As health care providers take care of exceptionally high numbers of severely ill people, the Covid-19 pandemic has become an unprecedented event in modern medical practice. These providers reveal that the novel coronavirus causes the bodies of a certain proportion of the patient population to behave in mysterious ways. They might be right in some cases and not in others.
Happy hypoxia, blood clots, and anosmia (or lack of smell)
Covid-19 causes patients to exhibit some unusual symptoms for a respiratory infection and some others discerned by doctors mostly because of the magnitude of the number of people infected. As the pandemic continues, physicians and the public strive to distinguish them to understand better and explain the virus. Below are three symptoms that beg for more explanation than the specific pneumonia-related ones.
News stories addressed the presence of "happy hypoxia," a phenomenon in which people with low blood oxygen levels do not feel short of breath and actually comfortable as a clinical puzzle. At baseline, humans need a steady supply of fresh oxygen, exchanging it for carbon dioxide in millions of lung air sacs, and producing CO2 waste as a side effect of normal metabolism. When a portion of the lungs encounters a complete blockage of air or blood flow, that exchange doesn't happen, and oxygen levels drop. Exchanging more quickly than oxygen, carbon dioxide can still leave the lungs provided the remaining lung tissue is comparatively healthy and not hardened by age or disease.
Although it results in low oxygen and carbon dioxide levels, people can actually feel pretty comfortable with the former if they are not exerting much energy. Before the pandemic, doctors occasionally saw this same pattern in people with healthy lungs who had developed bacterial pneumonia called lobar pneumonia. However, doctors did not have to evaluate hundreds of thousands of people with respiratory problems in such a short period.
Easy coagulation of blood
One of these strange symptoms is blood clot formation in people with more severe forms of the disease. Chinese and Italian scientists started to establish a relationship between coronavirus and blot clotting linking the letter to respiratory failure as early as March 2020. In April 2020, Sharon E. Fox et al. also conducted autopsies on four African African decedents aged 44-76 whose lungs indicated bilateral pulmonary edema and dark hemorrhage patches. On April 9, another group of scientists led by Cynthia Magro published their paper about skin and lung tissues from five patients with severe Covid-19, all of whom were marked by respiratory failure and three by a purpuric skin rash.
The clot formation process in human blood involves hundreds of proteins, cells in a series of enzyme activation events with serine proteases stimulating the proteins. Physicians specialized in blood diseases generally observe patterns in blood tests as well as protein and cell abundance to point at the origin of a coagulation issue.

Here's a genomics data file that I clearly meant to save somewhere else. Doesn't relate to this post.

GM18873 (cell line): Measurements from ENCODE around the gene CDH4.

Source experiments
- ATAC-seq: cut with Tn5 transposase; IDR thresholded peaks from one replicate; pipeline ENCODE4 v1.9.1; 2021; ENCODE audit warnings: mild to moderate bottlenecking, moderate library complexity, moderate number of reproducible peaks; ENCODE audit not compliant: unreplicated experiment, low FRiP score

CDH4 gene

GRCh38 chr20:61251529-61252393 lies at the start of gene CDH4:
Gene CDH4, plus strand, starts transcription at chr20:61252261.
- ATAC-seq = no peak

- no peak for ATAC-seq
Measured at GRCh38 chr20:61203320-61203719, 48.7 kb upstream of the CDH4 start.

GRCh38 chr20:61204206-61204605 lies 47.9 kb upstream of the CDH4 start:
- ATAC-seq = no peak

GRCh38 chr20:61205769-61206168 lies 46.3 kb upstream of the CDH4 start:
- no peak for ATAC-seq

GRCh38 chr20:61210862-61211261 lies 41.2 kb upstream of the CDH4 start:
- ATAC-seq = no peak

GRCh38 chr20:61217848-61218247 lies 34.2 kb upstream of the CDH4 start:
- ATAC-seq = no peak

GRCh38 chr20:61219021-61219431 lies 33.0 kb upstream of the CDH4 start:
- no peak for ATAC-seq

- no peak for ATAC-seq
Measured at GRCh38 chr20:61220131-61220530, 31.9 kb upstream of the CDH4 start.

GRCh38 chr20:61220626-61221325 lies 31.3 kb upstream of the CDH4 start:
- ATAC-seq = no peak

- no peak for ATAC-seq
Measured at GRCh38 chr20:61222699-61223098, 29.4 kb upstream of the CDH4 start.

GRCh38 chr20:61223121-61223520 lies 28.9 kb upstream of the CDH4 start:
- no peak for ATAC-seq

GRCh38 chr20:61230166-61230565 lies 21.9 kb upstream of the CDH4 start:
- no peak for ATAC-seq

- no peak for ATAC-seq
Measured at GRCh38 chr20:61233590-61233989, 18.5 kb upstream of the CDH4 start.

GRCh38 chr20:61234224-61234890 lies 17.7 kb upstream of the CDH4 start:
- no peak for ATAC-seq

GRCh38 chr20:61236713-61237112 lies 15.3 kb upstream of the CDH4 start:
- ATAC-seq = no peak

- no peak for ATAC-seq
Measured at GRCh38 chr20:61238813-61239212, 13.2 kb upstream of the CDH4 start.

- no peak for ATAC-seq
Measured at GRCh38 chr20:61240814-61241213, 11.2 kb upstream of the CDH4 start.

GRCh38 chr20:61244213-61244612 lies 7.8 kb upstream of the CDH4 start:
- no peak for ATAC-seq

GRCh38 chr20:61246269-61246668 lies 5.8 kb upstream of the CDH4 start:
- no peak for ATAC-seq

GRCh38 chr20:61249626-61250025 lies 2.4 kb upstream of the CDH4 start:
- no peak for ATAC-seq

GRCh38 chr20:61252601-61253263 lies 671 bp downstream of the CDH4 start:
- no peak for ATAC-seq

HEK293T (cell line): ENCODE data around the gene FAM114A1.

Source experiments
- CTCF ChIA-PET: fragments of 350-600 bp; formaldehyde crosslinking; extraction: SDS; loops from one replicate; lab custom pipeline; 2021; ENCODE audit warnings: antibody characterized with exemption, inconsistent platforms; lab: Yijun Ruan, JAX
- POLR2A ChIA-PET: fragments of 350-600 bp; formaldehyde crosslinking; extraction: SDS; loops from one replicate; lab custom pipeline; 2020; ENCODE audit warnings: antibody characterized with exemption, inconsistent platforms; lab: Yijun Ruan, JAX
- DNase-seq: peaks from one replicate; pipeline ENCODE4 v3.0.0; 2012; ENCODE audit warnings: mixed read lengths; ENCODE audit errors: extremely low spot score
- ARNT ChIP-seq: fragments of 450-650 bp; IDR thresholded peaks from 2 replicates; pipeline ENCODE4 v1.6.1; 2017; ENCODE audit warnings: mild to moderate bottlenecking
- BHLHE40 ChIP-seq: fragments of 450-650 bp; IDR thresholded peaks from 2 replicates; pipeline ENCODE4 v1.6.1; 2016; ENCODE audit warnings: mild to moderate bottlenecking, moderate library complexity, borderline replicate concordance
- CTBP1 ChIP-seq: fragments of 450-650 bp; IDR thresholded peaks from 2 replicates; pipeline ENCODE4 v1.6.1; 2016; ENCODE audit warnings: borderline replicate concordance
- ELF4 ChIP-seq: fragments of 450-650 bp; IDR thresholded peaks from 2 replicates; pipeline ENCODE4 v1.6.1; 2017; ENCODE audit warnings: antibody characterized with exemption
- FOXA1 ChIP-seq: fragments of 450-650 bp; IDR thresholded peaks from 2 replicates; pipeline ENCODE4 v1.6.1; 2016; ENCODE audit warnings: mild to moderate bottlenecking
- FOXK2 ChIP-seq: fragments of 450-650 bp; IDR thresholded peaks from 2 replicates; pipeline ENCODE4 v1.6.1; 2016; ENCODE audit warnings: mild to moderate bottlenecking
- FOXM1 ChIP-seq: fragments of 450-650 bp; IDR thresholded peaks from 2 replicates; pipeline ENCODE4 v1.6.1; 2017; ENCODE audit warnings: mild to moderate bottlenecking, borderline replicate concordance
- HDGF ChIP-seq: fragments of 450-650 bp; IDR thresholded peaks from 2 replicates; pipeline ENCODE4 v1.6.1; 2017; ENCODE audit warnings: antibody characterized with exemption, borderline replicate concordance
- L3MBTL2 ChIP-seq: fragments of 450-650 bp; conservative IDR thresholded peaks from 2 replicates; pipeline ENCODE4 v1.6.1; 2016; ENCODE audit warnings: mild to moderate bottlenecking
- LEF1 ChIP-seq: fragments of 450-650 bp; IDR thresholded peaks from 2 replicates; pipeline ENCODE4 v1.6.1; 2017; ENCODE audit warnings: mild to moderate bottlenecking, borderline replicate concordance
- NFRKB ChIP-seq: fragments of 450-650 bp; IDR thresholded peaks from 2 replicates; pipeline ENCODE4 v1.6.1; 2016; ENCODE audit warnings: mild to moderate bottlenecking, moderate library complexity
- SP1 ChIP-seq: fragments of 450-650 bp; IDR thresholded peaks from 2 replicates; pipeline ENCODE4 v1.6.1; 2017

But the clotting in numerous severe Covid-19 infections eluded that effort making it hard to ascertain the root cause of clotting in these persons. However, another recent study conducted by Harvard Medical School researchers at Massachusetts General Hospital and published on August 21, 2020, in the American Journal of Hematology shed light on the question by referring to factor V as the main culprit.
The study said that patients with high blood clotting protein factor V levels and admitted with a critical Covid-19 state run a higher risk for grave injury from blood clots including deep vein thrombosis or pulmonary embolism, while critically ill patients with low levels of factor V seem to be at heightened risk for death from a form of coagulopathy that is similar to disseminated intravascular coagulation (DIC). DIC is an overwhelming, often deadly abnormality in which blood clumps form in little vessels in the body, causing exhaustion of clotting factors as well as proteins that regulate coagulation. However, Yogen Kanthi, and Jason Knight, M.D., Ph.D., co-corresponding author, showed in the study published in November 2020 that the virus triggers the production of antibodies circulating through the blood, causing clots in people admitted to hospitals with the disease.
Loss of smell and taste
Some relatively common Covid-19 complications are less common in other infections like the loss of smell and taste. A prepublication study by a group of German authors compared smell in 45 coronavirus-positive people with 45 uninfected people concluding that 40% of infected people lost their sense of smell. Another French study found a loss of smell lasting an average of 9 days in almost 50% all people infected with Covid-19. 85% of those people suffering from the loss of smell also had the same issue with their sense of taste. Despite the anecdotal reports that highlight the absence of other symptoms with loss of smell, the French researchers remarked that 60% of people with loss of smell had a runny nose.
Prior to Covid-19, a variety of conditions and infections were studied by doctors in terms of their potential to impair smell. Loss of smell in head colds has been generally thought to result from nasal passage mucus and swelling blocking smell receptors. However, persistent swelling of the passages is also thought to kill the nerve cells that emit smell sensation to the brain bringing about the inability to smell (for a certain period) even after the swelling is gone.
Coronavirus-related smell loss may be a little unusual as it is reported by many people relatively early in infection and usually without nasal passage inflammation. Those peculiarities made some scientists question if Covid-19 affected the nerves involved in sensing smell or other cells in the nasal passages' lining.
As with all weird infection-related symptoms, humanity needs further research from scientists to really understand what is going on.